My favorite thing(s) that can be found in the public domain:
There are a handful of written works I turn to when the hustle and bustle of daily life crowd too heavily upon me. I find each, in their own unique way, to exert a restorative influence on me.
Richard Brautigan’s In Watermelon Sugar is for me a whimsical, surreal world which I can settle in to for a few hours and escape my present reality. It serves as a cleansing contemplation of something so utterly unlike our present world and yet so comfortably familiar in its friendships, sense of community and interpersonal relationships that each character feels inherently relatable. Imagine the sun being a different color everyday and nearly everything being made as a derivative of watermelon or with stones or pine: a simple life in a strange place.
Mark Nowak’s Shut Up, Shut Down is a beautifully crafted melding of poetry and image. The collection integrates photographic images with a series of poetic explorations of the collapse of the steel industry and the broader economic and political landscape. Nowak deftly incorporates found language – snippets of conversation, political speeches, etc. – with his own observations of a time and place particularly influential to me. I have found his range in form and his calculated use of white space very instructive and inspirational.
Just about anything I’ve read by Arthur Sze… Given my predisposition to shorter works, and my own preference towards writing poems typically twenty lines or (much) shorter, I am in awe at how he can so deftly hold my attention for pages upon pages. His incorporation of the scientific realm – largely in the form of observations of the natural world – is another aspect of his work which is utterly engaging for me. Not only does he demonstrate a technical acumen and thirst for knowledge, I’ve also found several poems in which he seems to allude to chaos theory/quantum mechanics much to my delight.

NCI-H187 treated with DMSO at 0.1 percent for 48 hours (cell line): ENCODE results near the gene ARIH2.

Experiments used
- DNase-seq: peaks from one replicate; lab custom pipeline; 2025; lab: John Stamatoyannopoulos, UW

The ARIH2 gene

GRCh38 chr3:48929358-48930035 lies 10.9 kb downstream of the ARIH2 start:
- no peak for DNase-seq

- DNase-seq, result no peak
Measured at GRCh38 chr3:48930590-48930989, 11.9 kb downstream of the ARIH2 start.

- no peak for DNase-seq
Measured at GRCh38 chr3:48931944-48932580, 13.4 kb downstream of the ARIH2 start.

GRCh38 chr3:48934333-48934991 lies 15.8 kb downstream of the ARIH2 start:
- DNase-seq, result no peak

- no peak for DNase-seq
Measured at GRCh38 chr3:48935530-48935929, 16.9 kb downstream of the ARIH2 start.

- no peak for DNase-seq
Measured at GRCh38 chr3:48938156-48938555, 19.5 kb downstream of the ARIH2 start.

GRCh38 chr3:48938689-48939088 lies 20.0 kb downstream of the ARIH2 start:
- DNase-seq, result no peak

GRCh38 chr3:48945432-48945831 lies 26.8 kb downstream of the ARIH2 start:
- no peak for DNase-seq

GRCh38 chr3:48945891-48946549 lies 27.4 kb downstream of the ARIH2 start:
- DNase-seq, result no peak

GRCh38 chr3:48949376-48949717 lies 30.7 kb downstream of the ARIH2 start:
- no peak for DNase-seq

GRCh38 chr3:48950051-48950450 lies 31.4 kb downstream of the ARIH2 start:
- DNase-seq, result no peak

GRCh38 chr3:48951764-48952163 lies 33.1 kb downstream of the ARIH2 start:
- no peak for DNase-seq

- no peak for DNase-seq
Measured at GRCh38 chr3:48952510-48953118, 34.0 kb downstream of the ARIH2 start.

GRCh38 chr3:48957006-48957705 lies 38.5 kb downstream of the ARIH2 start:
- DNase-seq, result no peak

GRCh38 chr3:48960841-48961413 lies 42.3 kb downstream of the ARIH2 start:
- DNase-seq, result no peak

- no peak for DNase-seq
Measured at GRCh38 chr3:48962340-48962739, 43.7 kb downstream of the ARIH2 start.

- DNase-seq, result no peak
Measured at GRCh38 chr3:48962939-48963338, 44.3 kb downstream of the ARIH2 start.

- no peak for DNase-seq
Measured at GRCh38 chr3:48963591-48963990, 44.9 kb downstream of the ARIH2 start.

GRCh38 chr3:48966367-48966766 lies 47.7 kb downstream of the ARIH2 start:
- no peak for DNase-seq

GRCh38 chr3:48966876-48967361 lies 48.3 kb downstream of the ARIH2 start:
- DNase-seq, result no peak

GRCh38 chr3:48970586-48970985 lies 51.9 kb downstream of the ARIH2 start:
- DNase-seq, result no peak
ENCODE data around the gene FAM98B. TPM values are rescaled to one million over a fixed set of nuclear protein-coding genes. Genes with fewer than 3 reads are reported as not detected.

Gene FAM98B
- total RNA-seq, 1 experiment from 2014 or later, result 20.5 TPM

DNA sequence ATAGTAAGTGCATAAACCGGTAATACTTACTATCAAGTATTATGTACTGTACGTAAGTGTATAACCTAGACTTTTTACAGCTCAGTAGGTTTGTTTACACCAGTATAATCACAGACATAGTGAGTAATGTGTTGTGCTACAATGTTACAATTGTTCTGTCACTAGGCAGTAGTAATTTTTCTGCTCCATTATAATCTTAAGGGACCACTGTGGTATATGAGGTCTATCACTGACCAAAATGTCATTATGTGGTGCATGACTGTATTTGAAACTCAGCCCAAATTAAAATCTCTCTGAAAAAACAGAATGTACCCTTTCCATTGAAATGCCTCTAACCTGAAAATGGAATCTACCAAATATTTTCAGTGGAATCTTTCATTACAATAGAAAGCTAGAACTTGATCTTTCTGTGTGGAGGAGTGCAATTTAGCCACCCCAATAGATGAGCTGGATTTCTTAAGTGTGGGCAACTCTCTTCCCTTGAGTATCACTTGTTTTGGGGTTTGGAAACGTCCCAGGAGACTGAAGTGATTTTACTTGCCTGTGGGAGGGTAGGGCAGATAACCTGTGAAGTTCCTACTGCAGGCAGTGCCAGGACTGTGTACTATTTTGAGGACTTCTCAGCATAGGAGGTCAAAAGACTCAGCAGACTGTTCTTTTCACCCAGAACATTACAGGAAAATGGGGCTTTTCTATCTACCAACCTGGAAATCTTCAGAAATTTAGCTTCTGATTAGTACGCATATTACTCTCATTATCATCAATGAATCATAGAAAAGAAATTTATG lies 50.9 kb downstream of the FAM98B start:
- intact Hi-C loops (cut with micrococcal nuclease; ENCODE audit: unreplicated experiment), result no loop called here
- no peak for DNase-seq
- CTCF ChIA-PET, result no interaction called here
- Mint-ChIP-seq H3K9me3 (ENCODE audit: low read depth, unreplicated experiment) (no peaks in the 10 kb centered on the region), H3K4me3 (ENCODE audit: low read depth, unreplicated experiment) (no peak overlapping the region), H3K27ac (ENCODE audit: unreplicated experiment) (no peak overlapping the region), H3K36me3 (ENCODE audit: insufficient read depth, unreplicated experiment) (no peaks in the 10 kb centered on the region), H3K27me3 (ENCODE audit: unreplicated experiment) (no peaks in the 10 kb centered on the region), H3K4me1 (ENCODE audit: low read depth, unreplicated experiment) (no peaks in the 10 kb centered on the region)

And of course this list would be incomplete if it omitted the most influential poems I remember reading as a child: “Flowers and Bullets” by Yevgeny Yevtushenko (http://speccoll.library.kent.edu/4may70/83yevgeny.html) and “Condemnation” by Nhat Hanh (as translated by the author with Helen Coutant).
Listen to this:
yesterday six Vietcong came through my village.
Because of this my village was bombed – completely destroyed.
Every soul was killed.
When I come back to the village now, the day after,
there is nothing to see but clouds of dust and the river, still flowing.
The pagoda has neither roof nor altar.
Only the foundations of houses are left.
The bamboo thickets have been burned away.
Here in the presence of the undisturbed stars,
in the invisible presence of all the people still alive on earth,
let me raise my voice to denounce this filthy war,
this murder of brothers by brothers!
I have a question: Who pushed us to this killing of one another?
Whoever is listening, be my witness!
I cannot accept this war.
I never could, I never shall.
I must say this a thousand times before I am killed.
I feel I am like that bird which dies for the sake of its mate,
dripping blood from its broken beak and crying out:
Beware! Turn around to face your real enemies –
ambition, violence, hatred, greed.
Men cannot be our enemies – even men called ‘Vietcong!’
If we kill men, what brothers will we have left?
With whom shall we live then?